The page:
From The Vaults

Posted: May 26, 2011 in From The Vaults
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Brian Ellis : ‘Free Way’ (Benbecula)

Brian Ellis is guitarist for San Diegan Prog heroes Astra, but he also creates mind-bending Jazz/Prog/Electronic sounds on his own too.  He’s a multi-instrumentalist, and by that I mean he can play over 15 instruments, and runs his own recording studio.  He has a new album out via Parallax Sounds entitled ‘Quipu’, which I have on order from Norman Records and am eagerly awaiting.  Below is a review I wrote for his ‘Free Way’ Release, which was issued by the now defunct and much-missed Scottish label Benbecula.  Please be sure to check this fabulous interview too, which Sound Colour Vibration recently conducted with Brian concerning his new record amongst a host of other topics — it makes for very interesting reading

Part of Benbecula Records innovative, monthly Minerals Series, “Free Way” acts as a pre-cursor to Brian Ellis’ first album proper, “The Silver Creature” (due out on August 6th). This effort, however, focuses on the more experimental aspects of Ellis’ electonica-fused jazz sound. From Soft Machine to Supersilent, Sun Ra to Squarepusher the San Diego-based musician has channelled the energies of jazz musicians old and new, to provide this startling seven track album. Where as certain albums in this field tend to veer into self-indulgent territories or, in the case of The Cinematic Orchestra, choose a bland and pedestrian route, “Free Way” oozes pioneering qualities from start to finish. Ellis proves himself to be one daring musician, here.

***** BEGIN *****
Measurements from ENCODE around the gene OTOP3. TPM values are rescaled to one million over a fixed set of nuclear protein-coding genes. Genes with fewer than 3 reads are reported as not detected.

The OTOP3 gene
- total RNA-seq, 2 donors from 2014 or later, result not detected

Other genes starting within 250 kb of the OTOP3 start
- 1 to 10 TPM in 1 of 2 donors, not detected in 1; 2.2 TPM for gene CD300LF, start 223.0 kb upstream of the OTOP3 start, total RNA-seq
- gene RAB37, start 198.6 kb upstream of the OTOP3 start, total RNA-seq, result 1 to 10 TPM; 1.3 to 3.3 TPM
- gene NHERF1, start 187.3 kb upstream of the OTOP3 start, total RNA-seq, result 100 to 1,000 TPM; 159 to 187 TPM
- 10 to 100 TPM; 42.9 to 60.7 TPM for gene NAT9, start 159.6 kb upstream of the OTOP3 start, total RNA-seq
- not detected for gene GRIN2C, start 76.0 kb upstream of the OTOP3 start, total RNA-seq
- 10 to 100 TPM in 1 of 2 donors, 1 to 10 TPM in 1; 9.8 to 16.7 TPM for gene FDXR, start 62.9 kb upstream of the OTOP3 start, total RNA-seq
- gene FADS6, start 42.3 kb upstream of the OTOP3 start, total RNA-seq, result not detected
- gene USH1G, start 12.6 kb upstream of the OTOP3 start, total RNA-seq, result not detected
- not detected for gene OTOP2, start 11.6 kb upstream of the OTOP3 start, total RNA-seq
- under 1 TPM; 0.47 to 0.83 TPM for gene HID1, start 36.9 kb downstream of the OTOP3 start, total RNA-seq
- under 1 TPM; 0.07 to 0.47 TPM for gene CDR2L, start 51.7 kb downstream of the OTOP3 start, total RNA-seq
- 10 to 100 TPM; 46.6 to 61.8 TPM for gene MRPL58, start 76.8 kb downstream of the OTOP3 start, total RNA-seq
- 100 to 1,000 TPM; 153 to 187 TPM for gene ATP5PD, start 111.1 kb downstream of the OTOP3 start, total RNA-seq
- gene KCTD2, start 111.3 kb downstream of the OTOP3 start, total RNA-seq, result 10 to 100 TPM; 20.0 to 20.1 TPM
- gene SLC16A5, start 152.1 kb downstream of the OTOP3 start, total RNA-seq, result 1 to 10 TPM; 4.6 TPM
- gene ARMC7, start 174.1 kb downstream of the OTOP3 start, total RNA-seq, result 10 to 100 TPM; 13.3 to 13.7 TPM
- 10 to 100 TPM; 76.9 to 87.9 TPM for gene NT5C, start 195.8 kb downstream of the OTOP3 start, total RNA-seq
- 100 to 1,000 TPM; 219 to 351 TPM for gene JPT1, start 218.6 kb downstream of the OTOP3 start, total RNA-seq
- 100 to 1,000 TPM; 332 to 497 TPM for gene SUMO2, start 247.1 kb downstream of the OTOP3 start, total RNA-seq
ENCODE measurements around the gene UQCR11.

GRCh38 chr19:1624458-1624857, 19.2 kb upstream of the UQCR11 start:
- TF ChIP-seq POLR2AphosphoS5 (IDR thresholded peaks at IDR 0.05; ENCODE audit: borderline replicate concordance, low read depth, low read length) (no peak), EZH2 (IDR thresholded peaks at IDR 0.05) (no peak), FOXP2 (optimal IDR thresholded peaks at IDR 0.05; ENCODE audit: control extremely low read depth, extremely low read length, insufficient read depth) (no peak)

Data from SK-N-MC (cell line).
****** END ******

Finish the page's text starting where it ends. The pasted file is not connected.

“Escondido” builds from reverbed tribal drum patterns and, what can only be described as, discordant banjo sounds into a juggernauting groove that literally rattles the floorboards. Drums are pounded relentlessly as manic saxophone screams to be heard over them. It may seem totally anarchic to the casual listener, but jazz-heads will appreciate the intense nature of the rhythms and the pulsing textures. Ellis, meanwhile, imposes some space-age sounds over a tightly woven beat and throbbing bass line, on the futuristic-sounding “Sewer Bugler”, before some uncompromising guitar work takes over and sends it spiralling off in all sorts of weird and wonderful tangents. But perhaps, the stand-out track is the sprawling “The New Free Way”, 12 minutes worth of acid-soaked guitar, rich bass and complex time signatures. Ellis adeptly mixes each element into one hypnotic and satisfying groove.

As a multi-instrumentalist (Ellis can play over 15 instruments, including the obscure Kalimba) “Free Way”, at times, sounds as if it was performed by full-blown jazz ensemble, rather than one man. But with exquisite attention to detail and complex time signatures executed expertly, this record blows away most of its competition. A formidable release, music can’t get any cooler than this.


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